January 2022
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Why Invest in Well-Being?

Thursday, December 30, 2021

Conscious, Capable, and Ready to Contribute: How Employee Development Can Become the Highest Form of Social Contribution
By Ed Offterdinger and Catherine Allen
Conscious Capitalism Press, 242 pp., $28.99

This book begins with the authors detailing the daily activities of Andrew, CEO of a management consulting firm. Clients look to him for support to help guide their businesses toward increased competitive advantage and market share. Through supporting others, Andrew realizes that the effort for increased productivity often leads to a decrease in focusing on the needs of those in his organization. That leads to an epiphany: Taking time to develop the people with whom he works by attending to their multifaceted needs improves their well-being—and that of the organization.

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Offterdinger and Allen encourage leaders to create support systems that enable colleagues to flourish in their abilities and skills as workers and human beings. They contend that by providing that support, even if employees leave the company, those efforts are not wasted, because the collateral positive impact on the larger community makes the time and resource investments well spent.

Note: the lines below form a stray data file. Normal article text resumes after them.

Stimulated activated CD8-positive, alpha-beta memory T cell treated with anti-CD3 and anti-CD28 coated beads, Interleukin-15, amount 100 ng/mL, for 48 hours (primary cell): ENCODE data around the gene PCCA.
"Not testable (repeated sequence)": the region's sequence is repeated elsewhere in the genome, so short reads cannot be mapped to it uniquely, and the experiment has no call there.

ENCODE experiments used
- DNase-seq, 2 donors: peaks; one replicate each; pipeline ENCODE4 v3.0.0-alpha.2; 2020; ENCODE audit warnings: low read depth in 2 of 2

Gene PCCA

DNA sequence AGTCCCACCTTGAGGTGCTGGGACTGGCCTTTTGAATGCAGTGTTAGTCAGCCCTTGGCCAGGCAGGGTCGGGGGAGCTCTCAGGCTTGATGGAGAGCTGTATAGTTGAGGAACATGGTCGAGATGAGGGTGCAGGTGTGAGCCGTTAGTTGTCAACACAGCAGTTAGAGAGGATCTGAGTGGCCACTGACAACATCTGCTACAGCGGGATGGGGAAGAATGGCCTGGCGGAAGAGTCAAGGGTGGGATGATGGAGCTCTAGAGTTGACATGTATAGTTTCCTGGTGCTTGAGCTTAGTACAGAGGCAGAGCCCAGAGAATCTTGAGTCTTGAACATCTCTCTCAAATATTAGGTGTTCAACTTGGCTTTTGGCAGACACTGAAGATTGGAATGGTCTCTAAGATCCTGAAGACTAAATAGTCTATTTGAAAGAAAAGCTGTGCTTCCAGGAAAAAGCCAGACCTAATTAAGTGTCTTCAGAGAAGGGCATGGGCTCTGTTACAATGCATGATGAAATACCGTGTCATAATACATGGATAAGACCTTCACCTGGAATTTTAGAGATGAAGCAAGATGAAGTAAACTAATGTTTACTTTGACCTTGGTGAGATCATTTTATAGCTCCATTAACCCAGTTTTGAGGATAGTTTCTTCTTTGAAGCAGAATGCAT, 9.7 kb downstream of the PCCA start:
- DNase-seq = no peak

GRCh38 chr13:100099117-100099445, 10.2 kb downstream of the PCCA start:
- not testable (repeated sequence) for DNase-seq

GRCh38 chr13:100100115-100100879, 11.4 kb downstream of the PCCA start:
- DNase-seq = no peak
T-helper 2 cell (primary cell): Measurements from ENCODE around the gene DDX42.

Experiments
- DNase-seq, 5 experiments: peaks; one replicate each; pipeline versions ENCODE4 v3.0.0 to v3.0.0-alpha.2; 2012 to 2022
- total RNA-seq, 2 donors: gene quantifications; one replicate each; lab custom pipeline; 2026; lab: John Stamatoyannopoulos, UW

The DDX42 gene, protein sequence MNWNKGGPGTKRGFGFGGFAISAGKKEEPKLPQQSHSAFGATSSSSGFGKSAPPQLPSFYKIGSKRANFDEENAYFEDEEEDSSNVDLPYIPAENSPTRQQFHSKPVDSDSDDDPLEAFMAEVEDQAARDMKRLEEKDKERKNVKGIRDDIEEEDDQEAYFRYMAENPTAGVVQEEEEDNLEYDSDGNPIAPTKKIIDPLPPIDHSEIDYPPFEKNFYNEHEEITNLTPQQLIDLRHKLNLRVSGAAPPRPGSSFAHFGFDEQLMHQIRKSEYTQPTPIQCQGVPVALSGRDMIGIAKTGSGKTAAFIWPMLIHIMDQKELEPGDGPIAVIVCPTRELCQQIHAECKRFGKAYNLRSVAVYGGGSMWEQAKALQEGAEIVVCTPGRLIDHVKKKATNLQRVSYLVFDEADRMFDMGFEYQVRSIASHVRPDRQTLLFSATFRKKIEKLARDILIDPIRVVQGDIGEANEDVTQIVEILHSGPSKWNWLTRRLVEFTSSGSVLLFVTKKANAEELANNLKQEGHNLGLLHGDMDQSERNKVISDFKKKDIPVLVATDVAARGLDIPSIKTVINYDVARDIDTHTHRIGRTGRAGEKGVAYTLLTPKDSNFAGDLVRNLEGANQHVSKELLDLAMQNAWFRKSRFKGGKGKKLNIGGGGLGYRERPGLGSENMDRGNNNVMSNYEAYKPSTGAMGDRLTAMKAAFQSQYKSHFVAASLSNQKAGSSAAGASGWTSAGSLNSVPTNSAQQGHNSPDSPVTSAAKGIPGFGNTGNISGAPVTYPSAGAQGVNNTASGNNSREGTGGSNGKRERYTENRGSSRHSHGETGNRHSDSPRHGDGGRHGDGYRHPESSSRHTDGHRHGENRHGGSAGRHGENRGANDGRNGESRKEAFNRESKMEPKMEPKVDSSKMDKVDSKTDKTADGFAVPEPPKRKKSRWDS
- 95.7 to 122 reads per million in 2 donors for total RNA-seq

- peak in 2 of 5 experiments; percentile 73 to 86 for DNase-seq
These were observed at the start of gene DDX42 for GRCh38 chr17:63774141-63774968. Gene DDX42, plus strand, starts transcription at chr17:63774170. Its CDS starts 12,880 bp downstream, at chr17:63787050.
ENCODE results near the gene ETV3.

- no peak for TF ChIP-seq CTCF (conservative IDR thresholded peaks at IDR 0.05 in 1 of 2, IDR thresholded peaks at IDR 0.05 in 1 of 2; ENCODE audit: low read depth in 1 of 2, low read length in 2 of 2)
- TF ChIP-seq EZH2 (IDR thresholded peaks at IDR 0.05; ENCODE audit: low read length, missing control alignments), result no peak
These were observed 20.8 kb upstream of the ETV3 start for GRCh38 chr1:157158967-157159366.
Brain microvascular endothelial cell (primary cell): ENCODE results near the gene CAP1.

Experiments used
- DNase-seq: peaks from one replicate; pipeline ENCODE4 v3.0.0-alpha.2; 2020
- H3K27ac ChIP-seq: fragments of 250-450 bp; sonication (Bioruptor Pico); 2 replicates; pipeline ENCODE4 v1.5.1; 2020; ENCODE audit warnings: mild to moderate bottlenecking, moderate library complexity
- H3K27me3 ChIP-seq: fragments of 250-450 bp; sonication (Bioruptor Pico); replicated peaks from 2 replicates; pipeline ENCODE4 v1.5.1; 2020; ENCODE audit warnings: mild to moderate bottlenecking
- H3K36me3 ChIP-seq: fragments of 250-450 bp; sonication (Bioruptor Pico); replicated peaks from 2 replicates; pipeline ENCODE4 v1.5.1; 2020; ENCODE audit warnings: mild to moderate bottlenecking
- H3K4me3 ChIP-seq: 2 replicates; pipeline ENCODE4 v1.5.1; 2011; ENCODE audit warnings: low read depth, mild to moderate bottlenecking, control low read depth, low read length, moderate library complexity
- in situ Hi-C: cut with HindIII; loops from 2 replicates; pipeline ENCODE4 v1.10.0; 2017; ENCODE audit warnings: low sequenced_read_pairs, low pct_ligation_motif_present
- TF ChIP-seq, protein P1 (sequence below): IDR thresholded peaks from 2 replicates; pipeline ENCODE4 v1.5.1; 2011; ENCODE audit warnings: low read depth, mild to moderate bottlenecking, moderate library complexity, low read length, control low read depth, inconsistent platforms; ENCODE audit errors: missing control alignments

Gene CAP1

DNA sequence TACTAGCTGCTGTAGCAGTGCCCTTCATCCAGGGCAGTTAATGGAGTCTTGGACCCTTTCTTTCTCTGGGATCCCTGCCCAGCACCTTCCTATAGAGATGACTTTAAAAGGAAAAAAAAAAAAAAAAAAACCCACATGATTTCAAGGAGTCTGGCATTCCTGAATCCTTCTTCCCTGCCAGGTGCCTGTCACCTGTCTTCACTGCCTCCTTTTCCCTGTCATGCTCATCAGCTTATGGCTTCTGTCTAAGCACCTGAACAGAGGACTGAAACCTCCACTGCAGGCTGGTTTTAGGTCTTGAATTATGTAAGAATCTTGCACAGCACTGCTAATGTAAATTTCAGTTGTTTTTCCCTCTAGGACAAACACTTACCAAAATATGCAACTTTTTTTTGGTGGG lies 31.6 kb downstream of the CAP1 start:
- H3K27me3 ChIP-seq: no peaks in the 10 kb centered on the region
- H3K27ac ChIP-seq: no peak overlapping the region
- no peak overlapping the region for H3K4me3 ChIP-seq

The authors also guide leaders to understand how to effectuate this type of organizational and societal change. Leaders must be active participants in cultivating organizational opportunities for all workers that are designed to enable them to maximize their vocational, social, technical, and interpersonal skills. Additionally, intentional alignment of business strategies with people-growth strategies is necessary. Individuals involved need to define and recognize the conscious development culture principle and follow up with identifying core people capabilities. Finally, leaders should embed those supports throughout the employee life cycle. The authors include excellent strategies, information, and elaborations on ways to increase mind, people, and technical skills.

As you read about Andrew while he works his way through leading the company, consider his concern for the well-being of his company, staff, and ultimately the greater community. Then delve into the instructional elements the authors provide at the end of Andrew's journey. You will come away with a renewed sense of purpose—not just for your organization but for society.

About the Author

Mark Deschaine is an associate professor in the University of Mississippi’s Department of Leadership and Counselor Education.

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